Pittsburgh Tools - 8" Digital Caliper with Metric and SAE display (Rating: 3)

Perhaps it is a little premature to give a fair or accurate review on this tool. But I have
seen some reviews and issues in past reviews, (on 6" models) and thought I would weigh in
with my first impressions with the 8" Pittsburgh caliper .

We woodworkers rely on accuracy and reliability of our measuring tools. Its important that
we have at our disposal several ways to measure. One helpful measuring device is the caliper.

With it you can measure very accurately and in small increments, often to within thousandths
of an inch or hundreds of a millimeter.

The Pittsburgh brand 8" digital caliper are made in China or Taiwan and are available
at Harbor Freight stores.

The caliper comes with a foam lined plastic folding case. The caliper is wrapped in a cellophane sleeve. There is an
extra battery along with operating instructions and a silicon packet to keep moisture at bay.

The accuracy of the 47260 8" caliper is listed at +/- .02mm/.001"

I don't have at my disposal any reference setup bars so I couldn't do any verification on
the accuracy.

One common issue I noted in reviews of the 6" version of this caliper were the batteries
going dead and the auto-shutoff not working.

Maybe that was a glitch in some of the first of these that came out several years ago, but
I haven't experienced any battery problems as of yet.

If I turn the unit on and set it down, the unit shuts off in ~ 3 minutes. But more on current draw
later in review.

The unit does not remember the last measurement after it shuts off.
So zeroing is neccessary after a shutoff.

Operation is straight-forward. There are three buttons located on the slide. Also the slide contains the digital readout display and a locking screw to lock the slide at a position along the scale.

A button to switch units between inches and millimeters is located top left on the slide. An on/off button is located bottom left. And the zero button is located bottom right.

Simply push the on/off button to turn unit display on.

To zero the unit, close the jaws using the roller thumb screw, then push the zero button. You can zero
the unit with the slide at any position along the scale.

I found the slide thumb roller to have some slop/play in it. Only digital caliper I have used so I
have nothing to compare to.

But if you don't place your thumb just right on the wheel, there is some noticable play in the wheel which sometimes will not close or open the slide/jaws as smoothly as you would like.

I think this just takes some getting used to using the thumbwheel.I would imagine top dollar digital calipers don't exhibit this "play" in the slide.

Not a one trick pony. Measures inside diameters and measurements, outside diameters, and depth measurements.

The rule/scale has a metric scale on top (mm) and imperial (inches) at the bottom. Each inch is further divided up
into 1/10 inch divisions. Easy to see yellow divisions on a black painted backgroud.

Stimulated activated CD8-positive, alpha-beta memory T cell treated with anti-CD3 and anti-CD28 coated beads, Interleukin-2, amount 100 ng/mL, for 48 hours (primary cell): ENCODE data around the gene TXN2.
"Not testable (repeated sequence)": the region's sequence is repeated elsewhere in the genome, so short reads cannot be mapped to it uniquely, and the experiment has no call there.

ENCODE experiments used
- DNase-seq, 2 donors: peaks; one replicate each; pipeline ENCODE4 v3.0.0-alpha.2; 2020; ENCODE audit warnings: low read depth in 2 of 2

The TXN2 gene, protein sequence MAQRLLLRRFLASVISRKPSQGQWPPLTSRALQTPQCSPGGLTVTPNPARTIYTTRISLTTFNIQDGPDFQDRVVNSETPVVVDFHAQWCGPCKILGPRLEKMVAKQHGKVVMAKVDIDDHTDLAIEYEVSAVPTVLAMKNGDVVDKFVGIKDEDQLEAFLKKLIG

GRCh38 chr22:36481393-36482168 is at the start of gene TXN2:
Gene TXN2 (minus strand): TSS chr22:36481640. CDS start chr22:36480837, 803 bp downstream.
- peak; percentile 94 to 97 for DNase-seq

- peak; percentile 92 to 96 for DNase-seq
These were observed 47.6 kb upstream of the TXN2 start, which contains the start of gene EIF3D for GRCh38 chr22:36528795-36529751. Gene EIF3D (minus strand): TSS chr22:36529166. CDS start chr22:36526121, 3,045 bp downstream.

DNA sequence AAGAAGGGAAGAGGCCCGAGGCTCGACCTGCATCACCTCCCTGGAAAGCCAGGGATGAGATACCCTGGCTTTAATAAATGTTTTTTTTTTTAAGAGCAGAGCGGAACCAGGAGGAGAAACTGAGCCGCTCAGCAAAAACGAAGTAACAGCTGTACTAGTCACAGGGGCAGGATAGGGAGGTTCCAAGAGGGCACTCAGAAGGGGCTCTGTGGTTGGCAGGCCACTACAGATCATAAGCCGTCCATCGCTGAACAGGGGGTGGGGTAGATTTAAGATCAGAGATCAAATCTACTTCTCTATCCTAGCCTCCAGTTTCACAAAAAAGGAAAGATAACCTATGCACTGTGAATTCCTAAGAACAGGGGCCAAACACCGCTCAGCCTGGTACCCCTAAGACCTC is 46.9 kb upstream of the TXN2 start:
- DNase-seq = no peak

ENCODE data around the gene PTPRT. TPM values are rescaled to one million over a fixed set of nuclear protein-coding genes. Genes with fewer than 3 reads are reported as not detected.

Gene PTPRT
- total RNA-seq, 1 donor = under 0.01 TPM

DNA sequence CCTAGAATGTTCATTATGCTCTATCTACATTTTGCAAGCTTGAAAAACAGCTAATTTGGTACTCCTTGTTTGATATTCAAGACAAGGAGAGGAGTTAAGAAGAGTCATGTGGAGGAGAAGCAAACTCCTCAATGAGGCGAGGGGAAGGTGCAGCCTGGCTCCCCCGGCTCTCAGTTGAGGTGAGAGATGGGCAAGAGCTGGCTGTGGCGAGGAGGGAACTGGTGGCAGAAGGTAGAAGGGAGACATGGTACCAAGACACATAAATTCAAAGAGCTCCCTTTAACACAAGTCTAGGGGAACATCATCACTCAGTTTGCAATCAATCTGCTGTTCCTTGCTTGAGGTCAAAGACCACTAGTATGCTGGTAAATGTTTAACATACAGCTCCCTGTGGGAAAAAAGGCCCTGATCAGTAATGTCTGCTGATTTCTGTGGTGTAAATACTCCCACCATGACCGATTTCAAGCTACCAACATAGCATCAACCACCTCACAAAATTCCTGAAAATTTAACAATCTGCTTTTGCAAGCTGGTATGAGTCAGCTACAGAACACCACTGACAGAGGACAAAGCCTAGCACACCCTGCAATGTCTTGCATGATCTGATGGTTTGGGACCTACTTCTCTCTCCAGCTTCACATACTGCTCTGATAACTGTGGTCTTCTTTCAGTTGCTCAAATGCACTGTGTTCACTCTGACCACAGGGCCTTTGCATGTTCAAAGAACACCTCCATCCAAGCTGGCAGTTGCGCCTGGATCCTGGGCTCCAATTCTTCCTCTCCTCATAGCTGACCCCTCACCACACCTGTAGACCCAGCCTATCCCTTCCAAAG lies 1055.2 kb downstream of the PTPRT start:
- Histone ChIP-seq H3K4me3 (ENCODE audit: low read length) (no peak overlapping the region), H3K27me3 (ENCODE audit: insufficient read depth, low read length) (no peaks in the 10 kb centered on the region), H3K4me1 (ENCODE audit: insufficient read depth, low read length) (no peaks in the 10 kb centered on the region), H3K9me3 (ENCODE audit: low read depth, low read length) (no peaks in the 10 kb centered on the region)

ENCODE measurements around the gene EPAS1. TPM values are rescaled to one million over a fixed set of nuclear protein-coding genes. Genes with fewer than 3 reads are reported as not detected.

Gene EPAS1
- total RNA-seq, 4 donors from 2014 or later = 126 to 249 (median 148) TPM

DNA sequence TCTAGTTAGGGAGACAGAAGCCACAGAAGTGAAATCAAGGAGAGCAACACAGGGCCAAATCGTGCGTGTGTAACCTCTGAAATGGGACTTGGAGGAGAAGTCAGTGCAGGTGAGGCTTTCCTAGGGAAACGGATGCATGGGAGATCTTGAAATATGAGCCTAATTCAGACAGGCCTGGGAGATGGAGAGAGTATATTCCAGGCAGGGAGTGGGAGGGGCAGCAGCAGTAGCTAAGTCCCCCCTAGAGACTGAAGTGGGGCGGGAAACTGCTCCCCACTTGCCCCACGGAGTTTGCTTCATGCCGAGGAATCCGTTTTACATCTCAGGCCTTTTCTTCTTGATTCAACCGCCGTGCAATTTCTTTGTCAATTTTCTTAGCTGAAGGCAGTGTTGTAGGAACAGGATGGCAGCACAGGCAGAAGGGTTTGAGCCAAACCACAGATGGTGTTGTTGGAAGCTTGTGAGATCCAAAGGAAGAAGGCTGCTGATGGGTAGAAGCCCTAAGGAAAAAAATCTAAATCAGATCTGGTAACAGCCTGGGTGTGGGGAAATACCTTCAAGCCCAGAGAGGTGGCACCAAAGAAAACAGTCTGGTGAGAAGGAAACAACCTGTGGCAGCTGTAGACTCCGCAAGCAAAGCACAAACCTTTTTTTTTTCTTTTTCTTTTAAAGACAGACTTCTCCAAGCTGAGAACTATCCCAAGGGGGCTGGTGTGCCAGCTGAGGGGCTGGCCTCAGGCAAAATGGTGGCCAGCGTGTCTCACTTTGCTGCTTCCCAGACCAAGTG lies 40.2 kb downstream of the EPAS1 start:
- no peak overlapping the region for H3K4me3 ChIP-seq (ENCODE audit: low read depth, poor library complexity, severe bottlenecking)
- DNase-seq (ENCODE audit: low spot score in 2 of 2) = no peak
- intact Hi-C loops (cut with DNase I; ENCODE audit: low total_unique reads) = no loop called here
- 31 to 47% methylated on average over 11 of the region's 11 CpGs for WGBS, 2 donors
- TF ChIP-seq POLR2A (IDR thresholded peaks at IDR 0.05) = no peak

Directy above the large (outside) jaws that are used for outside measuring, there are small (inside) jaws that are used for….. you guessed it. Inside measurements.

Also there is a depth gauge built in to the tail of the scale and readings are taken off the display.

Digital electronics have come a long way in the last few decades. Even the economy priced units are quite capable of precision measurements to several decimal places.

I found an immediate use for the caliper as I had to assemble a router table and had several bags of screws and hardware of differing sizes. The only way to identify the parts (aside from visual comparing them and guessing) were by comparing my measured dimensions, to the parts list size and description of each piece.

Made it simple to seperate all the screws and associate them to the part numbers in the instructions.

Referring back to some of the battery issues some have experienced with these units .

Apparently many chinese made calipers do not stop drawing current when the unit is turned off. While the display is turned off, they continue to draw almost the same amount of current.
Perhaps as much as 20 uamps.

This is much more than other established brands. In some units the accuracy can be effected dramatically with just a little change in battery voltage.

Its therefore recommended to use Silver cells instead of the Alkaline button batteries. Silver cell button batteries exhibit much more stable voltage across there shelf life and may give much longer useable life than alkaline batteries in these units. Use SR44 batteries instead of LR44.

Before recommending these to anyone I will update this review in a few weeks after I have had more time with them and see how the batteries do. I paid around 26 dollars for mine at Harbor Freight after a 20% coupon was used.

While we all have our go-to measuring instruments, its good to have some versatile ways of measuring things while working on projects around the shop.

While I certainly wouldn't call this a go-to measuring device that I feel I can always rely on, (at least not now) it will have its place alongside all my other measuring and layout tools, and certainly be very handy to have around.

*Reference. http://en.wikipedia.org/wiki/Caliper#Digital_caliper